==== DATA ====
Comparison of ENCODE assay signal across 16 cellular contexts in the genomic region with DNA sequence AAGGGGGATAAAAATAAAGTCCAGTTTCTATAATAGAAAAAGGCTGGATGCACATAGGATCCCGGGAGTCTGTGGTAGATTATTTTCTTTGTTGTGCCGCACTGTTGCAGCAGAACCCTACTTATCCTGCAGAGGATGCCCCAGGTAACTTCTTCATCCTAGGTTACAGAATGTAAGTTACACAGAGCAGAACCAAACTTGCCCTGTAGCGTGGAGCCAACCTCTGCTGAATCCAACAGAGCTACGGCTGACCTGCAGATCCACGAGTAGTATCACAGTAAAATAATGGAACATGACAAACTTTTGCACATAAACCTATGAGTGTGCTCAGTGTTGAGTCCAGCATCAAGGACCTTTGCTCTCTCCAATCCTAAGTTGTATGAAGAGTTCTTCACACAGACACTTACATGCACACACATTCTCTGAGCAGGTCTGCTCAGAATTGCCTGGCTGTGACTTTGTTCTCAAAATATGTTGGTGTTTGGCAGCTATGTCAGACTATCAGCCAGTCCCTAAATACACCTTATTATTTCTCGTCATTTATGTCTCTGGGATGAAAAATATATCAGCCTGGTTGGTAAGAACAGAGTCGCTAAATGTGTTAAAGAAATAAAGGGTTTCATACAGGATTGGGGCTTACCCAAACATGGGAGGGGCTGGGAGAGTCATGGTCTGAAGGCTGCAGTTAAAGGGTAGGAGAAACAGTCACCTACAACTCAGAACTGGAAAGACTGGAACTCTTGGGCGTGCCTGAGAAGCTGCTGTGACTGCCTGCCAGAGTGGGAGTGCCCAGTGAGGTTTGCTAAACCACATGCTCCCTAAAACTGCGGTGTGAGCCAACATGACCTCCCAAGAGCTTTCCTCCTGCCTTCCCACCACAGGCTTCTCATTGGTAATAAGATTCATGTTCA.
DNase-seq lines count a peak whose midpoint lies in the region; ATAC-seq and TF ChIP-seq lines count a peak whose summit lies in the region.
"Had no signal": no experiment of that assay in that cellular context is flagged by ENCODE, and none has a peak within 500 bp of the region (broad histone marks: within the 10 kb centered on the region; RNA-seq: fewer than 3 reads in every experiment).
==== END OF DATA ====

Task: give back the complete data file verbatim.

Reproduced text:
Comparison of ENCODE assay signal across 16 cellular contexts in the genomic region with DNA sequence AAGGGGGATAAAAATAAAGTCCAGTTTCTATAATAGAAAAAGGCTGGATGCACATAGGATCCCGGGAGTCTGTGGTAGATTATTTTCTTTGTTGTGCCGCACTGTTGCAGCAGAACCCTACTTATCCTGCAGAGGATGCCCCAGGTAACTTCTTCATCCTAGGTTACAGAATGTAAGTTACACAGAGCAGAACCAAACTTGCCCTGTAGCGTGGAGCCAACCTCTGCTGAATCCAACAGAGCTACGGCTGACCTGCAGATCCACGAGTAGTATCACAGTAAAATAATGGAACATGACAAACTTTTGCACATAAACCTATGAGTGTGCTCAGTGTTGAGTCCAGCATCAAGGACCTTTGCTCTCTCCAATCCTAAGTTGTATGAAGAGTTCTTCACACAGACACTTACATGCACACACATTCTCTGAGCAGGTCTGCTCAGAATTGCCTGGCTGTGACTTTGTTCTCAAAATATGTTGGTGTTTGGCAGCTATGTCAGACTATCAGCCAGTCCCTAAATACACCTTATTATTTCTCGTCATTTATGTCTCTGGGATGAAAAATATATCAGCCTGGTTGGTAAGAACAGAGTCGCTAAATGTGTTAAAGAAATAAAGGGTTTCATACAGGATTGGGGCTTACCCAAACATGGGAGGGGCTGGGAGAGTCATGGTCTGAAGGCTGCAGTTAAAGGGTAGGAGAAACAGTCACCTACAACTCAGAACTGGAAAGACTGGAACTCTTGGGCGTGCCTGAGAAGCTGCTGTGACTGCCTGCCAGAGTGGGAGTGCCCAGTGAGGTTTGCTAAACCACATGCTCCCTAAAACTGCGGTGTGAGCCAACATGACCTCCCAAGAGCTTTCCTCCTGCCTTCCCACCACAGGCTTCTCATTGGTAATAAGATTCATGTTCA.
DNase-seq lines count a peak whose midpoint lies in the region; ATAC-seq and TF ChIP-seq lines count a peak whose summit lies in the region.
"Had no signal": no experiment of that assay in that cellular context is flagged by ENCODE, and none has a peak within 500 bp of the region (broad histone marks: within the 10 kb centered on the region; RNA-seq: fewer than 3 reads in every experiment).